a1 Department of Entomology, Newe-Ya'ar Research Center, ARO, Ramat-Yishai, 30095
a2 Department of Evolutionary and Environmental Biology, University of Haifa, Haifa, 31905
a3 Department of Entomology, the Volcani Center, ARO, Beit-Dagan
a4 Department of Vegetable Crops, Newe-Ya'ar Research Center, ARO, Ramat-Yishai, 30095
The sweet potato whitefly, Bemisia tabaci, harbors Portiera aleyrodidarum, an obligatory symbiotic bacterium, as well as several secondary symbionts including Rickettsia, Hamiltonella, Wolbachia, Arsenophonus, Cardinium and Fritschea, the function of which is unknown. Bemisia tabaci is a species complex composed of numerous biotypes, which may differ from each other both genetically and biologically. Only the B and Q biotypes have been reported from Israel. Secondary symbiont infection frequencies of Israeli laboratory and field populations of B. tabaci from various host plants were determined by PCR, in order to test for correlation between bacterial composition to biotype and host plant. Hamiltonella was detected only in populations of the B biotype, while Wolbachia and Arsenophonus were found only in the Q biotype (33% and 87% infection, respectively). Rickettsia was abundant in both biotypes. Cardinium and Fritschea were not found in any of the populations. No differences in secondary symbionts were found among host plants within the B biotype; but within the Q biotype, all whiteflies collected from sage harboured both Rickettsia and Arsenophonus, an infection frequency which was significantly higher than those found in association with all other host plants. The association found between whitefly biotypes and secondary symbionts suggests a possible contribution of these bacteria to host characteristics such as insecticide resistance, host range, virus transmission and speciation.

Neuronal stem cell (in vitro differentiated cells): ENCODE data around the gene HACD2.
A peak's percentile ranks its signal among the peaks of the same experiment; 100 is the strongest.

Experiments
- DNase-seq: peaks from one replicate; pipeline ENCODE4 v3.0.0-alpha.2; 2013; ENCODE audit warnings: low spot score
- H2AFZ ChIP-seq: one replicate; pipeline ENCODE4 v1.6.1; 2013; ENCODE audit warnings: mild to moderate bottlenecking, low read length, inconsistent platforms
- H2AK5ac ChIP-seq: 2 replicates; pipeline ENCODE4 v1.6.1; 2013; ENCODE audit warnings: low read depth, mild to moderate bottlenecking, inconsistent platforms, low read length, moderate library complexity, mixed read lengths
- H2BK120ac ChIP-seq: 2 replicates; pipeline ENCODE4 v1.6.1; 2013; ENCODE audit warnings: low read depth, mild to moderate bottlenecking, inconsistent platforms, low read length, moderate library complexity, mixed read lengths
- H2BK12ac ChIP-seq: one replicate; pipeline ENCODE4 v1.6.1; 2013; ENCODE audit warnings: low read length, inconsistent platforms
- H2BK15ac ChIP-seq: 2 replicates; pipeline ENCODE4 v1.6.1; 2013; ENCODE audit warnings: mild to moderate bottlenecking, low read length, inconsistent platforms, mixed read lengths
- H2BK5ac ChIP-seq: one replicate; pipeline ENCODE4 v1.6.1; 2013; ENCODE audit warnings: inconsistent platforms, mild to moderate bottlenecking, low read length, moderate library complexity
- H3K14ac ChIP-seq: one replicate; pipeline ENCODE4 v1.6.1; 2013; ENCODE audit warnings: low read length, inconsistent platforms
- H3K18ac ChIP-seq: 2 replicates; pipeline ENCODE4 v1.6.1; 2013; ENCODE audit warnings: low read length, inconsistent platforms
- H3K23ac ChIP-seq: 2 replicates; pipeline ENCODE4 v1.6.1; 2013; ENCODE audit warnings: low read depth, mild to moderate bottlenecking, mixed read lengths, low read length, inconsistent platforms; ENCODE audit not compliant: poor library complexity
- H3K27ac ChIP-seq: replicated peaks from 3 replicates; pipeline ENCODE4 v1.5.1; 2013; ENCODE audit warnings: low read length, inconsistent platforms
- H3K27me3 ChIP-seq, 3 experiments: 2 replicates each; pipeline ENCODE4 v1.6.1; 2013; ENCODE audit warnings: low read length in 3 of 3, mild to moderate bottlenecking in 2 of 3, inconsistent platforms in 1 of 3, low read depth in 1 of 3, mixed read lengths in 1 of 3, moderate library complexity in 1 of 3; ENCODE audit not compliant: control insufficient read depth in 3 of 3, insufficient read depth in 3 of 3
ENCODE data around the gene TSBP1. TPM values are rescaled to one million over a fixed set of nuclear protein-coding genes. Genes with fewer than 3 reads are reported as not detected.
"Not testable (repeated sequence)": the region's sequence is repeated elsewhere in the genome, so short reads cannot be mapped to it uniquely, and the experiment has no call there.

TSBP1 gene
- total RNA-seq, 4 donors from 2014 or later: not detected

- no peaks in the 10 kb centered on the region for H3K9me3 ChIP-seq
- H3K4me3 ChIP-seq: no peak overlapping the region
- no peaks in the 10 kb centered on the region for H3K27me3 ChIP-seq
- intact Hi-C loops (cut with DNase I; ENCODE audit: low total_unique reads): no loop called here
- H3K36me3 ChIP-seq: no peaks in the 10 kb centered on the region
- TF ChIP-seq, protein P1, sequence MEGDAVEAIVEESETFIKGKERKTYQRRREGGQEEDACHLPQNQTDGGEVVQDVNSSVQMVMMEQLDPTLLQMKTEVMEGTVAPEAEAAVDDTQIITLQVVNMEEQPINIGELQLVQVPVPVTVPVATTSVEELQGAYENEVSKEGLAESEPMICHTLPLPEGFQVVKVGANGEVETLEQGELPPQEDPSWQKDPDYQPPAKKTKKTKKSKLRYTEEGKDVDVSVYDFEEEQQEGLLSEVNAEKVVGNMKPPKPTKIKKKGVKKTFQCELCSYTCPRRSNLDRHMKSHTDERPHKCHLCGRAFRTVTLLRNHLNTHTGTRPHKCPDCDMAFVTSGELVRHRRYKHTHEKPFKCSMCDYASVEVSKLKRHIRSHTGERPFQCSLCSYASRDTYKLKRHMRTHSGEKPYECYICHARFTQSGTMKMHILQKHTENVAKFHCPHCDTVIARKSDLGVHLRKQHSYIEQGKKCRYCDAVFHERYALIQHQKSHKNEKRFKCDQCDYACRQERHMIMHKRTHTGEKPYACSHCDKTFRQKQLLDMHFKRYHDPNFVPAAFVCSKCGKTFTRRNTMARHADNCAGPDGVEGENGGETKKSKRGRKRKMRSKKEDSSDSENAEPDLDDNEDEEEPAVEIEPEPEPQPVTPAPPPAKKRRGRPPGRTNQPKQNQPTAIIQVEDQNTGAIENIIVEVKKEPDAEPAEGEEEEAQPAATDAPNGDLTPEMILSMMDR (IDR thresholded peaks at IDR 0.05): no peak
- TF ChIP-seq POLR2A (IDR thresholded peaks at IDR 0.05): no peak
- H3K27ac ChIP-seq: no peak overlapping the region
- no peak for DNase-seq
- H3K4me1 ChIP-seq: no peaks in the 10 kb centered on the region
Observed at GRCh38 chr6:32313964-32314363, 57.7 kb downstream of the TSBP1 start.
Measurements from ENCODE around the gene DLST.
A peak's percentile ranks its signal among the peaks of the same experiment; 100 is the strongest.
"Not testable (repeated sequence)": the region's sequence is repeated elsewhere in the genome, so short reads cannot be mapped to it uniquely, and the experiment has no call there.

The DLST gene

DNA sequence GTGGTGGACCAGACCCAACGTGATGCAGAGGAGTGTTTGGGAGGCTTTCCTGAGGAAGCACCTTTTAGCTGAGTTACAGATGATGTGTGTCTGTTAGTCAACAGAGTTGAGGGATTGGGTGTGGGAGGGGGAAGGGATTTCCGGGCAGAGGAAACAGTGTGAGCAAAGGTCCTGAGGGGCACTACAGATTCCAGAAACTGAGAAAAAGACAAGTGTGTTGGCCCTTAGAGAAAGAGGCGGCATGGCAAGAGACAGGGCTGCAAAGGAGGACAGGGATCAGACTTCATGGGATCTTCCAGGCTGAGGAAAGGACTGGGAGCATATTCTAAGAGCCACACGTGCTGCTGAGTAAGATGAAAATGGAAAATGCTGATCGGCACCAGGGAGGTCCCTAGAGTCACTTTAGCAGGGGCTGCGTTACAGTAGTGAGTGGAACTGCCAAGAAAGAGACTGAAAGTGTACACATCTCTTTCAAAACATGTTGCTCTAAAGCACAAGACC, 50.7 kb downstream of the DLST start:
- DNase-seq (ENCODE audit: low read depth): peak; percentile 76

(Accepted January 04 2007)